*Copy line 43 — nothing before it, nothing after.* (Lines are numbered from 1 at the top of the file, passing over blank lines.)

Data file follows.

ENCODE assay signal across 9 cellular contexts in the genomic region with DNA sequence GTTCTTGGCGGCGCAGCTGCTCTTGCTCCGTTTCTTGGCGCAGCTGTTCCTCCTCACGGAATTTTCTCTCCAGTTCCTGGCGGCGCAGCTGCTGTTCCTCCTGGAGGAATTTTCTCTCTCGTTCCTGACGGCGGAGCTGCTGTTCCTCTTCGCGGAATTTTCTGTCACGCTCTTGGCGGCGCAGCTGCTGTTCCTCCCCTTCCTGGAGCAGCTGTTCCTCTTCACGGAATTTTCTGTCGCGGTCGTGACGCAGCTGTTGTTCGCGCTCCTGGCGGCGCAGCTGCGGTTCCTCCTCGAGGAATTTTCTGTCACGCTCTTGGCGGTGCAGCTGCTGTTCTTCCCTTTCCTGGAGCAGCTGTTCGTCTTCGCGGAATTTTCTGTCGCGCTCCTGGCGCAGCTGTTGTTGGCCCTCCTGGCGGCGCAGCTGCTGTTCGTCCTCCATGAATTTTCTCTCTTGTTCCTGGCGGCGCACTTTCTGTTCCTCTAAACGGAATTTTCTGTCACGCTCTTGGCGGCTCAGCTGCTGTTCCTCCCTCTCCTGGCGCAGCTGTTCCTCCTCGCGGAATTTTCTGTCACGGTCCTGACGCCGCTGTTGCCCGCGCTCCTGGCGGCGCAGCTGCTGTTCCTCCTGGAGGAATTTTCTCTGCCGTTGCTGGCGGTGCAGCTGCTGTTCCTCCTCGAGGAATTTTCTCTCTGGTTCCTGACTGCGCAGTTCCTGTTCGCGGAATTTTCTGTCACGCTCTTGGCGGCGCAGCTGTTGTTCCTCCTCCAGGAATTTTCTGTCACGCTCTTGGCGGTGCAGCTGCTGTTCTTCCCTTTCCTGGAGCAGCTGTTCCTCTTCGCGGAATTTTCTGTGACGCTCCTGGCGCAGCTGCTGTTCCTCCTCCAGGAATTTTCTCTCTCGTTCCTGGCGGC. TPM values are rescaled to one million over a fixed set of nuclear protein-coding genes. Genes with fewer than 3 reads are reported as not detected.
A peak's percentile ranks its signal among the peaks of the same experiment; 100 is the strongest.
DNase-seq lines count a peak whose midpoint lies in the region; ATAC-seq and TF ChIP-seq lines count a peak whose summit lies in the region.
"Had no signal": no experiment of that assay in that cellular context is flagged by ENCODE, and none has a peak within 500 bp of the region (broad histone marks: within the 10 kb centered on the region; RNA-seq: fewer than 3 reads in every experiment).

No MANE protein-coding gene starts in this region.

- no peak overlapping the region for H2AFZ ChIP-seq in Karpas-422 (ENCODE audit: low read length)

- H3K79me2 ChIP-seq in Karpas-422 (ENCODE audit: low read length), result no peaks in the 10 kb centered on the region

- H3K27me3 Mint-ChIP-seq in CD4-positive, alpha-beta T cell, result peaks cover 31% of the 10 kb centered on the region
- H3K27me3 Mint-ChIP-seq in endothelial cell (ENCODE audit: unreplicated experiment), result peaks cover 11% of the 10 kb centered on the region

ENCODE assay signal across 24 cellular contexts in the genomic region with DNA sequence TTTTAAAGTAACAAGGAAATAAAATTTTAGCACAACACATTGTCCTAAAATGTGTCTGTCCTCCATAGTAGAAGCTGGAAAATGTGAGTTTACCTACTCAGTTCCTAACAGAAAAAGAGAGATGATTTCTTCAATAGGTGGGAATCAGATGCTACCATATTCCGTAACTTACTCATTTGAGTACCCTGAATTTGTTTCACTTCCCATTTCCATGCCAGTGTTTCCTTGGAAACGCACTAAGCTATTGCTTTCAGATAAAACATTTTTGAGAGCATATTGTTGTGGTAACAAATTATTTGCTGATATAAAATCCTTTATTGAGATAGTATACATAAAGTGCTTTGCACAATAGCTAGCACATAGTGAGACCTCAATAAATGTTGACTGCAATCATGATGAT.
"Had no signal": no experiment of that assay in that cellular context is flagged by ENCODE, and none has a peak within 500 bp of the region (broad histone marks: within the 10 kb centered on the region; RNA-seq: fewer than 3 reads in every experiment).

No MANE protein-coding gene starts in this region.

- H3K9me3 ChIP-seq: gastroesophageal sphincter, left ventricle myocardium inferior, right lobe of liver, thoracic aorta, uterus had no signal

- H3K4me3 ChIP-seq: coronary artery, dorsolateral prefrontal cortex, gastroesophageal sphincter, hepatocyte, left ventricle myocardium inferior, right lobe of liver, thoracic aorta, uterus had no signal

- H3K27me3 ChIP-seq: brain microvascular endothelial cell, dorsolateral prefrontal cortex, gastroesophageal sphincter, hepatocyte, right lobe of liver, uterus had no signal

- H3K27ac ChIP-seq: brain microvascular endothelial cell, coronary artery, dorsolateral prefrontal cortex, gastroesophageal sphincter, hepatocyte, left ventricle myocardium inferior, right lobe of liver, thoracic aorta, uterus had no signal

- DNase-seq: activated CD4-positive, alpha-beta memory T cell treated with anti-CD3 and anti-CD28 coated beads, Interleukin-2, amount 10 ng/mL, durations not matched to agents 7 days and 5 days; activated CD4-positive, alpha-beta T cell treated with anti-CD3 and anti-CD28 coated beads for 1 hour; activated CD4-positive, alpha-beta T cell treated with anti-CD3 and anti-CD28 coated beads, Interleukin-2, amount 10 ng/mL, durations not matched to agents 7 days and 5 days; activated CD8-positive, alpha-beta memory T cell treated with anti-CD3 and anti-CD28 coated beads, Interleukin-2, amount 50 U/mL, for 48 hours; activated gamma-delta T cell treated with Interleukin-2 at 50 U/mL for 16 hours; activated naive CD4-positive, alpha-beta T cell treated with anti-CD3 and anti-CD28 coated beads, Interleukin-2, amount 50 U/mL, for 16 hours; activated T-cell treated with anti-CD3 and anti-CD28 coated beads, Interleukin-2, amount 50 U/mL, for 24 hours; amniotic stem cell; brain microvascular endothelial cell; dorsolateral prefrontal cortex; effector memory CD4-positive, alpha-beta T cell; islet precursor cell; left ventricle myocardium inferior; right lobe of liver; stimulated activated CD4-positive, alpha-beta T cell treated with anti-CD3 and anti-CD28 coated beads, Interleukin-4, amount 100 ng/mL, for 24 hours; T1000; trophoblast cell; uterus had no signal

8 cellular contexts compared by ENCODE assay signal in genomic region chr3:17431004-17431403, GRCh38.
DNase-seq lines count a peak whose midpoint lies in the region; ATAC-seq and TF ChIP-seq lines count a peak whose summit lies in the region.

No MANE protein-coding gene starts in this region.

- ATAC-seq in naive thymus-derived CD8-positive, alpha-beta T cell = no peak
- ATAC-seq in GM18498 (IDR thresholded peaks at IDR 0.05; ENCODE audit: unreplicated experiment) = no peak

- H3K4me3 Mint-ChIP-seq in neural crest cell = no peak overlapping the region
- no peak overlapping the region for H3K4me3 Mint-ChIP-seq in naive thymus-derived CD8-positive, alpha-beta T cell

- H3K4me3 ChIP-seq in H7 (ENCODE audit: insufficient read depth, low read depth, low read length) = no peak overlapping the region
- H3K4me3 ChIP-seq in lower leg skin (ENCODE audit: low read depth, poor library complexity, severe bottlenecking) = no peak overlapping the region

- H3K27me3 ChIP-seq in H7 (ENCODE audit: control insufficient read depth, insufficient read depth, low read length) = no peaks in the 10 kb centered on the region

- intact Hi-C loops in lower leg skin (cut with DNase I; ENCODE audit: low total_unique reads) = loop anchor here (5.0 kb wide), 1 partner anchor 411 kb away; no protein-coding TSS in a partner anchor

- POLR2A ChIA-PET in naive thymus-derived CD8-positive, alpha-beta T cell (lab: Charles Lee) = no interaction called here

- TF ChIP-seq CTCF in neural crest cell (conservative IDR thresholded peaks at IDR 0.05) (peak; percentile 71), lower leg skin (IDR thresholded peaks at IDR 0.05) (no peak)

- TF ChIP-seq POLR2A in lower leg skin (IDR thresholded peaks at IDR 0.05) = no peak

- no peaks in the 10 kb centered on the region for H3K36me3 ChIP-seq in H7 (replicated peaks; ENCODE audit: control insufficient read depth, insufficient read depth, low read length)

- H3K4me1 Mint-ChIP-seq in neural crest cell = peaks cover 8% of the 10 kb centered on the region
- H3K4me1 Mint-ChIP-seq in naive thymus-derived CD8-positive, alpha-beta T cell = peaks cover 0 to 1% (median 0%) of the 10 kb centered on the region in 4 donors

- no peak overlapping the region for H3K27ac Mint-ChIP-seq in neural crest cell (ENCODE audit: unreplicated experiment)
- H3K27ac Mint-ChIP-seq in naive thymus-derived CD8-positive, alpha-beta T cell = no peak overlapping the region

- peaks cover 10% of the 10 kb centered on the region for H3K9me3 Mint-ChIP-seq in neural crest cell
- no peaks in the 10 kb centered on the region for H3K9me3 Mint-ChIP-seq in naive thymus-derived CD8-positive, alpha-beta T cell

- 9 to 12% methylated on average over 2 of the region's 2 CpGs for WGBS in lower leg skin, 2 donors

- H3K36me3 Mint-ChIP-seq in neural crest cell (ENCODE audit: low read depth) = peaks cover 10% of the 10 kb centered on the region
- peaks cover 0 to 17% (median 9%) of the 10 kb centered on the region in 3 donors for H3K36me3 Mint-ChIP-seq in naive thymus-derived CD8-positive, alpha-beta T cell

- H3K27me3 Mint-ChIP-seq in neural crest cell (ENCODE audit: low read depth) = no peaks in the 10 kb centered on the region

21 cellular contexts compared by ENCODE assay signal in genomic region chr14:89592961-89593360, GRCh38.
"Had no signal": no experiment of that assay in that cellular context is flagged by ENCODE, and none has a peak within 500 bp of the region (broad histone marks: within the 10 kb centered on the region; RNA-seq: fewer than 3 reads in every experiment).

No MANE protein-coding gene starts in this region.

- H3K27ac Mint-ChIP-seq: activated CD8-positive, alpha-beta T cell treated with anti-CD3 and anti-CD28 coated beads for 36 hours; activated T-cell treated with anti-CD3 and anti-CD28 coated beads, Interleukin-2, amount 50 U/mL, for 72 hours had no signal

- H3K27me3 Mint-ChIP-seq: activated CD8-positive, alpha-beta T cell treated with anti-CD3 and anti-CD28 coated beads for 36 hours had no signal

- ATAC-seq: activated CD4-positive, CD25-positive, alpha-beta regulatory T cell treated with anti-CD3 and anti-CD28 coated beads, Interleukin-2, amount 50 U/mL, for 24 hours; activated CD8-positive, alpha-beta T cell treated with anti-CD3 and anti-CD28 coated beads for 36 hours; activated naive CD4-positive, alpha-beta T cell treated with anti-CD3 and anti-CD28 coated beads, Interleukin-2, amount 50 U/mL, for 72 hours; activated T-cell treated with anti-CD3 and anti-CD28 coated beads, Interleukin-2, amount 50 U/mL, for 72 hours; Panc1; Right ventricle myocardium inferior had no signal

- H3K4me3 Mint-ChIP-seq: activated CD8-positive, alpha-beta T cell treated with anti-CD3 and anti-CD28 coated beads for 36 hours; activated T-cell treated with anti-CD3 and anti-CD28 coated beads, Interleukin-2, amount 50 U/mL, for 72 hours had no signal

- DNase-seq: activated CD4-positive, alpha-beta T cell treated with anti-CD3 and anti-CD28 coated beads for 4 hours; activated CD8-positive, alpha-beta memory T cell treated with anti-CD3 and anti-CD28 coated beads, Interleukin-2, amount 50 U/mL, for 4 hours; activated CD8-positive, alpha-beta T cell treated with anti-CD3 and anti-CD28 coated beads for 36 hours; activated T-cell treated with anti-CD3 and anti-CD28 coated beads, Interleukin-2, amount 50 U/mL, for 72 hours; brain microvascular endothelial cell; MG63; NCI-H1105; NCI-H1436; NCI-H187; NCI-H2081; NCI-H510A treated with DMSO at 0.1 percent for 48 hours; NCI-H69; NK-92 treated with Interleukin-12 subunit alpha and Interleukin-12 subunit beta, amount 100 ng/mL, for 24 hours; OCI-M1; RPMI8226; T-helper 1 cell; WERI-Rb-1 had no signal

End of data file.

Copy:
21 cellular contexts compared by ENCODE assay signal in genomic region chr14:89592961-89593360, GRCh38.